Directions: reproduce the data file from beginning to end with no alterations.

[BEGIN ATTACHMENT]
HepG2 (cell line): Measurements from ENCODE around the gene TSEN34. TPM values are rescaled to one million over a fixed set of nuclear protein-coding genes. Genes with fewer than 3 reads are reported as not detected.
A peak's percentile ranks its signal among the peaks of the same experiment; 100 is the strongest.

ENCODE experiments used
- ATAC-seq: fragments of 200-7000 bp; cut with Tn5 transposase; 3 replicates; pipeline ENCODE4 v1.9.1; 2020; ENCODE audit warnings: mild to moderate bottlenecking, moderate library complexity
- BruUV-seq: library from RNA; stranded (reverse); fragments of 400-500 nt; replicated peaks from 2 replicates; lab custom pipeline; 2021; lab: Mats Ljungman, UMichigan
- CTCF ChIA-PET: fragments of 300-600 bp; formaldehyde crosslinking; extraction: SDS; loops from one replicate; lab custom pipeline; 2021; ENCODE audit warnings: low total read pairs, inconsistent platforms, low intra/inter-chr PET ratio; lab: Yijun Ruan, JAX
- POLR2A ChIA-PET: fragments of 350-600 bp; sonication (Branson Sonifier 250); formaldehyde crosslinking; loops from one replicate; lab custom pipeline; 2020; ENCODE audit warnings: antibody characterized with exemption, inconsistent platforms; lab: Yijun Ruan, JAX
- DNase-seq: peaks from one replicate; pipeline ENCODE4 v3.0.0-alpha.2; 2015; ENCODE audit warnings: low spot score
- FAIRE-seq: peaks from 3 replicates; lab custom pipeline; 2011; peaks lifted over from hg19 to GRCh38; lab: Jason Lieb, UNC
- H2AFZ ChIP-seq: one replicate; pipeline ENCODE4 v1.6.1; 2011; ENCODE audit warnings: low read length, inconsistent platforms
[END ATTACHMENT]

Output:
HepG2 (cell line): Measurements from ENCODE around the gene TSEN34. TPM values are rescaled to one million over a fixed set of nuclear protein-coding genes. Genes with fewer than 3 reads are reported as not detected.
A peak's percentile ranks its signal among the peaks of the same experiment; 100 is the strongest.

ENCODE experiments used
- ATAC-seq: fragments of 200-7000 bp; cut with Tn5 transposase; 3 replicates; pipeline ENCODE4 v1.9.1; 2020; ENCODE audit warnings: mild to moderate bottlenecking, moderate library complexity
- BruUV-seq: library from RNA; stranded (reverse); fragments of 400-500 nt; replicated peaks from 2 replicates; lab custom pipeline; 2021; lab: Mats Ljungman, UMichigan
- CTCF ChIA-PET: fragments of 300-600 bp; formaldehyde crosslinking; extraction: SDS; loops from one replicate; lab custom pipeline; 2021; ENCODE audit warnings: low total read pairs, inconsistent platforms, low intra/inter-chr PET ratio; lab: Yijun Ruan, JAX
- POLR2A ChIA-PET: fragments of 350-600 bp; sonication (Branson Sonifier 250); formaldehyde crosslinking; loops from one replicate; lab custom pipeline; 2020; ENCODE audit warnings: antibody characterized with exemption, inconsistent platforms; lab: Yijun Ruan, JAX
- DNase-seq: peaks from one replicate; pipeline ENCODE4 v3.0.0-alpha.2; 2015; ENCODE audit warnings: low spot score
- FAIRE-seq: peaks from 3 replicates; lab custom pipeline; 2011; peaks lifted over from hg19 to GRCh38; lab: Jason Lieb, UNC
- H2AFZ ChIP-seq: one replicate; pipeline ENCODE4 v1.6.1; 2011; ENCODE audit warnings: low read length, inconsistent platforms